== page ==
The Agreement soon will come into force and become a binding instrument for the Guarani Aquifer States. However, the questions of when and how it will be implemented remain unanswered. The challenges to applying the Agreement are some of the same facing other water agreements in the region: overcoming the tendency of building fragile water-related institutions, improving cooperation between institutions or between States, expanding transparency in actions of cooperation, and guaranteeing financial support. In this sense, the first step for the countries involved is to establish the Commission and define its capacity, a mission that could be facilitated by the presence of CeReGAS. Then, the States involved must overcome the traditional challenges related to political will, institutional capacity and efficiency, as well as the provision of funds to support the Commission and the execution of cooperative projects. Only time will tell if the Guarani Aquifer States will cooperate successfully over the joint management of the Guarani Aquifer.

The Human Right to Water in Latin America

Monday, May 14th, 2018

The following essay by Anna Berti Suman is a summary of her recently published monograph (under the same title), which appears in Vol. 3(2) 2018, pp. 1-94, of Brill Research Perspectives in International Water Law. Ms. Berti Suman is a PhD Researcher at the Tilburg Institute for Law, Technology and Society (TILT) at Tilburg University in The Netherlands. She can be reached at A.BertiSuman [at] uvt.nl.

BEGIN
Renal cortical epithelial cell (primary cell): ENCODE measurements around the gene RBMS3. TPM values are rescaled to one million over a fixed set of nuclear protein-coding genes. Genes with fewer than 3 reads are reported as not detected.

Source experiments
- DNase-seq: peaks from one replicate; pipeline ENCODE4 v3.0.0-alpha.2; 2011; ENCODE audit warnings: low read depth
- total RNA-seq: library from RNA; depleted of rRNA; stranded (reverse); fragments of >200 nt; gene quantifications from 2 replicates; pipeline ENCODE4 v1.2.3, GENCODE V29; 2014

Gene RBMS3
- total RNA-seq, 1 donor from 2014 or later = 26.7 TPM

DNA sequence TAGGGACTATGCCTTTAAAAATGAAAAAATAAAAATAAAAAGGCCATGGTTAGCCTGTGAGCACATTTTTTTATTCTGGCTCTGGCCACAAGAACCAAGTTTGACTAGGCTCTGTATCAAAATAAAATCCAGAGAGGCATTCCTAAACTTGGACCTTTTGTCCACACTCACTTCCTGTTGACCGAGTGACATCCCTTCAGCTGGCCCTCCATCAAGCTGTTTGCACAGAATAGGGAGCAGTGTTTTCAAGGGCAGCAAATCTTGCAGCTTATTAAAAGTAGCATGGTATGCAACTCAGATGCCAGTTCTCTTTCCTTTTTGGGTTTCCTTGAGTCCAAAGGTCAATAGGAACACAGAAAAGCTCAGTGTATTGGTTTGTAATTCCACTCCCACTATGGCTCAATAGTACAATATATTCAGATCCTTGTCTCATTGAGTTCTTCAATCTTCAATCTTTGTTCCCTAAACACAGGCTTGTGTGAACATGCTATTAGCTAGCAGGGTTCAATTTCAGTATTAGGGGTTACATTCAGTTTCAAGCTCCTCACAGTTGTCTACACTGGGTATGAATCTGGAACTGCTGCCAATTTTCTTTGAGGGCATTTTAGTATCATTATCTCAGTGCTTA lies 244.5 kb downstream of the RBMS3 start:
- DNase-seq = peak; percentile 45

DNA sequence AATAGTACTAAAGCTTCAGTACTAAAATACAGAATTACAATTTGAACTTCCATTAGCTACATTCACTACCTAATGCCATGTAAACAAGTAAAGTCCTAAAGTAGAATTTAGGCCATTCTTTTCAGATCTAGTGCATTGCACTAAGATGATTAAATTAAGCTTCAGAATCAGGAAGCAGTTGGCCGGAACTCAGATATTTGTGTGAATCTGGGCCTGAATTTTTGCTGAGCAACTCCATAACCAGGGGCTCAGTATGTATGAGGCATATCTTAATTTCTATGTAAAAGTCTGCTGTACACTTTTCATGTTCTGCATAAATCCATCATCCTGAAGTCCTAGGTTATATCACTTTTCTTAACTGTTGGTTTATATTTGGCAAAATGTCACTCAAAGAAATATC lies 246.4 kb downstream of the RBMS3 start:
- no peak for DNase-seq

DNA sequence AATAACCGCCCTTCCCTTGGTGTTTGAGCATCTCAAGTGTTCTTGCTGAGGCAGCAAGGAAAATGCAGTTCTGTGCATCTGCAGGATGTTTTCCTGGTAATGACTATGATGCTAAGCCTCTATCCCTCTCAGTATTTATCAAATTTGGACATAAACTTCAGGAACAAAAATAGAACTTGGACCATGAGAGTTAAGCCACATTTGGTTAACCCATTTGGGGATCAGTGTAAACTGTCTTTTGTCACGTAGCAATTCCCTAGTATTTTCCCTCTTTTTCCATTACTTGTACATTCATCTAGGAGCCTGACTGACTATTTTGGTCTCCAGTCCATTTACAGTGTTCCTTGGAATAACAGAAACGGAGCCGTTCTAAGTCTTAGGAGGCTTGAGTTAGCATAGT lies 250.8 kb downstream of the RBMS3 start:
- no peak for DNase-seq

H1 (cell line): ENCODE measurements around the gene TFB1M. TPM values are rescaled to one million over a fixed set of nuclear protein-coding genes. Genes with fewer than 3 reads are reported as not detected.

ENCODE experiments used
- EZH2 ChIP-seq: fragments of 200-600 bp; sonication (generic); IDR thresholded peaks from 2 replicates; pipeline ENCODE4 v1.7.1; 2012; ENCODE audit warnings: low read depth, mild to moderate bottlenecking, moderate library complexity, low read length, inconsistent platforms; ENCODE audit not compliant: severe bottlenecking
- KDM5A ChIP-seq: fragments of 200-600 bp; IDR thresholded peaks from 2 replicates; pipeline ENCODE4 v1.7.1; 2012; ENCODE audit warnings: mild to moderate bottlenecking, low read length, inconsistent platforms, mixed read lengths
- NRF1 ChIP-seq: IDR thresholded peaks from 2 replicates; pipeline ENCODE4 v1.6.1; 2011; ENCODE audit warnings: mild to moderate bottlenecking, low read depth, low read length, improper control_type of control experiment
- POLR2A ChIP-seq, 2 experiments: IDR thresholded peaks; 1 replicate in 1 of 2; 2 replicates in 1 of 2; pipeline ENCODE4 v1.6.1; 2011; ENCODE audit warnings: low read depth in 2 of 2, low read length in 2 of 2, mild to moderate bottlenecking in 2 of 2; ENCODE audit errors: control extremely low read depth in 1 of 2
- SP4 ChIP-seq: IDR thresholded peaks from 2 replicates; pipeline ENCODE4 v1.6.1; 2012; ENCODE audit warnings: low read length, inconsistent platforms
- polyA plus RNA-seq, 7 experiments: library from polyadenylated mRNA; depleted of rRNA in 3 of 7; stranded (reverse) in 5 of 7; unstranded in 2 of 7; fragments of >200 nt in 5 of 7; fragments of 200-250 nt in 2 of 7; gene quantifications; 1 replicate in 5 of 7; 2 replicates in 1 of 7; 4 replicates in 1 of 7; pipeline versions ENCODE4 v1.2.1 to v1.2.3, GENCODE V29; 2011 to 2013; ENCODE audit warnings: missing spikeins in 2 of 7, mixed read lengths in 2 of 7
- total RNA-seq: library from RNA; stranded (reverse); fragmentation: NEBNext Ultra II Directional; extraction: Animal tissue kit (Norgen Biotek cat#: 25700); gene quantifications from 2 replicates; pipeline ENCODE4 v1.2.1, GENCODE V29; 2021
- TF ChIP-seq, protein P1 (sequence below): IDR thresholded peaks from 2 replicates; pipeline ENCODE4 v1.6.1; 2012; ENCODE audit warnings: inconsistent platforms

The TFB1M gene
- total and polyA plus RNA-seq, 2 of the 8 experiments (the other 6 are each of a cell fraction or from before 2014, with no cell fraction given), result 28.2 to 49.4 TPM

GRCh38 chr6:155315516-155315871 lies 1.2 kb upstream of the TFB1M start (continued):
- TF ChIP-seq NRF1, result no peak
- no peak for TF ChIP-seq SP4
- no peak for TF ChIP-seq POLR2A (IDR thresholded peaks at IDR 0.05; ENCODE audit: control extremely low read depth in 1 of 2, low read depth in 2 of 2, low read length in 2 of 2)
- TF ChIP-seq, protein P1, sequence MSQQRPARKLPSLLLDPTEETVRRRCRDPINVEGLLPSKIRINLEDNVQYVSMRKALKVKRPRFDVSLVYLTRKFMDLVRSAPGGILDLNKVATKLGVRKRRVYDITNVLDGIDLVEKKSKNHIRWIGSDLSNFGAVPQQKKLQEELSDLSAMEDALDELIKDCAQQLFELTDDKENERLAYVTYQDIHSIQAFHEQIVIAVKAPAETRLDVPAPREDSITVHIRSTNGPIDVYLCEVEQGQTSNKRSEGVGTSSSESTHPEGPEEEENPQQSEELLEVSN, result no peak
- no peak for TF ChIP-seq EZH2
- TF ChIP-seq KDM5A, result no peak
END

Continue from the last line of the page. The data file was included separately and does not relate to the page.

The right to water (RtW) is a key factor both shaping and shaped by the social, political, and economic arena of a country. Often, conflicting interests are at stake when water governance is addressed. A large and heterogeneous number of governance solutions have been proposed with the aim of balancing the interests of civic society and the private sector, as well as respect for the environment and public finance concerns. The main aim of this monograph is to illustrate and analyze lessons from Latin America contributing to the international debate on the governance of the RtW. The attention is specifically focused on questioning the role that each stakeholder should have in the water debate with a view to harmonizing the RtW with the interests of the concerned stakeholders.

Water, as a shared resource, calls for a transboundary approach. Various forms of cooperation and association among the global community are discussed as, for example, the World Water Forum organized by the World Water Council, and the Global Water Partnership. Relevant treaties, such as the 1992 UN Helsinki Convention on the Protection and Use of Transboundary Watercourses and International Lakes, demonstrate the importance of cross-sectorial and multi-level cooperation in addressing water governance challenges.

Demonstrations during the ‘Water War’ in Cochabamba, Bolivia, which occurred December 1999 – April 2000.

Subsequently, the monograph proceeds in a preliminary and indispensable discussion on the dual nature of water, as an indispensable source of life and as an economic good, thereby acknowledging that water has been recognized as a social good and a human need, as well as a commodity. Its economic value will be inspected through the analysis of the debate ongoing at the international and national levels. A remarkable example of this double nature is identified in the Chilean legal framework for water, where two texts provide for the rights of private citizens over water (granted by the 1980 Constitution and the 1981 Water Code) and for water as a national property for public use (as stated by the 1981 Water Code; the Constitution lacks a similar provision). The economic value of water is also approached from the international perspective, as enshrined in the 1992 Dublin Statement on Water and Sustainable Development.